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The Fire Witness

The Fire Witness

by Lars Kepler


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Available for Pre-Order. This item will be available on November 27, 2018

Product Details

ISBN-13: 9780525433088
Publisher: Knopf Doubleday Publishing Group
Publication date: 11/27/2018
Series: Joona Linna Series , #3
Edition description: Reprint
Pages: 560
Sales rank: 134,972
Product dimensions: 5.16(w) x 7.93(h) x 0.90(d)

About the Author

LARS KEPLER is the pseudonym of the critically acclaimed husband and wife team Alexandra Coelho Ahndoril and Alexander Ahndoril. Their internationally bestselling Joona Linna series has sold more than ten million copies in forty languages. The Ahndorils were both established writers before they adopted the pen name Lars Kepler, and have each published several acclaimed novels. They live in Stockholm, Sweden. Translated by Neil Smith (acclaimed translator of Jo Nesbø).

Read an Excerpt



Elisabet Grim is fifty-three years old. Her hair is streaked with gray, but her eyes are bright and happy, and when she smiles, one of her front teeth juts out impishly.

She is a nurse at Birgittagården, a state-approved home for especially troubled girls north of Sundsvall. It’s a small, privately owned residence. Rarely are there more than eight girls there at a time. They range from twelve to seventeen in age. Many are drug addicts when they arrive. Almost all have a history of self-injury—eating disorders, for instance. Some can be violent. For these girls, there is no alternative to Birgittagården, with its alarms and double-locked doors. The next step would be prison or forced confinement in a psychiatric unit. This home, by comparison, is a hopeful place, with the expectation that the girls can make it back someday to open care.

As Elisabet often says, “It’s the nice girls who end up here.”

Right now, Elisabet is savoring the last bite of a bittersweet bar of chocolate. She can feel her shoulders begin to relax.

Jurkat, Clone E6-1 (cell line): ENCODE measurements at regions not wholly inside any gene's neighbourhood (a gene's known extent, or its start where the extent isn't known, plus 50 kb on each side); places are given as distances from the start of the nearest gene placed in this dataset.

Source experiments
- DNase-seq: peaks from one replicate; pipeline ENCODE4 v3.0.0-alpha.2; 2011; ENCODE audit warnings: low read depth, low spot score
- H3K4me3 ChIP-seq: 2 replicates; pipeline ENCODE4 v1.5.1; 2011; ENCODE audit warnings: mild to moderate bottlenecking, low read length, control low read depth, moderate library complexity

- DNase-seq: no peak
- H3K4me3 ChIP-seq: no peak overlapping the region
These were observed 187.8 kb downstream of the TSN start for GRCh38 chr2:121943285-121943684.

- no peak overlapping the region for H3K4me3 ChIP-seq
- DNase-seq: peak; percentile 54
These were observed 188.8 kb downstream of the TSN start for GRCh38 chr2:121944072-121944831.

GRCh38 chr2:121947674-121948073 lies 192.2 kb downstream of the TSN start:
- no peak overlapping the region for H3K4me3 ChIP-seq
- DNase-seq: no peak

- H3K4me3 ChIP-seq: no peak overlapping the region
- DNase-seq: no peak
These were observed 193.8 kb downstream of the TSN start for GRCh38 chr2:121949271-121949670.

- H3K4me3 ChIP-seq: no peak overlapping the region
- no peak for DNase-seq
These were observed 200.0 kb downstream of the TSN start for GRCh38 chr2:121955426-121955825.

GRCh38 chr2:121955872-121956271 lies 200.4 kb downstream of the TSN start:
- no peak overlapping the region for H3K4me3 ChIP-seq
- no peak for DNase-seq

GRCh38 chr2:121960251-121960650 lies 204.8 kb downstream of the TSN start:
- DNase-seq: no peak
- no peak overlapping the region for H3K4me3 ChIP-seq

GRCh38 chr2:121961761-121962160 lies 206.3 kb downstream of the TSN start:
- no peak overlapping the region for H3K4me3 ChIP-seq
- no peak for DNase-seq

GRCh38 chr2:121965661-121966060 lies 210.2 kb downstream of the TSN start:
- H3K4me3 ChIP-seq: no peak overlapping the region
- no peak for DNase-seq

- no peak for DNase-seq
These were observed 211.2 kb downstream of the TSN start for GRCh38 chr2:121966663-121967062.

The day started well but the evening was hard. There were classes in the morning, and in the afternoon, the girls spent time at the lake. After the evening meal, the housemother went home, leaving Elisabet in charge on her own. The night staff was recently let go when the company changed hands. Elisabet had sat in the nurse’s office, catching up with reports, while the girls watched television, which they were allowed to do until ten.

And then she’d heard the yelling. It was loud, very loud. She’d hurried to the television room, where Miranda was beating up tiny Tuula. Miranda was screaming that Tuula was a slut and a whore. She’d yanked the little girl off the sofa and was kicking her in the back.

It was not unusual for Miranda to explode violently. Elisabet was used to her outbursts. She pulled her away from Tuula, and Miranda slapped Elisabet in the face. Elisabet was used to that, too. Without further discussion she led Miranda down the hall to the isolation room. Elisabet wished Miranda a good night, but Miranda didn’t answer. She just sat on the bed and studied the floor with a secretive smile as the nurse shut and locked the door behind her.

Elisabet was scheduled to have a private talk with the new girl, Vicky Bennet, but after the conflict, she found she was exhausted and couldn’t face it. When Vicky came by and timidly mentioned that it was her turn for a chat, Elisabet put her off. This made Vicky so unhappy, she broke a teacup and slashed her stomach and wrists with the sharpest piece.

When Elisabet checked on her a while later, Vicky was sitting in her room with her hands in front of her face and blood running down her arms.

The wounds were superficial. Elisabet washed the blood off, wrapped gauze around the girl’s wrists, and put a Band-Aid on her stomach. And Elisabet comforted her, soothing her with sweet names, telling her not to worry, coaxing her until a tiny smile crossed the troubled girl’s face. For the third night in a row, Elisabet gave the girl ten milligrams of Sonata so she could sleep.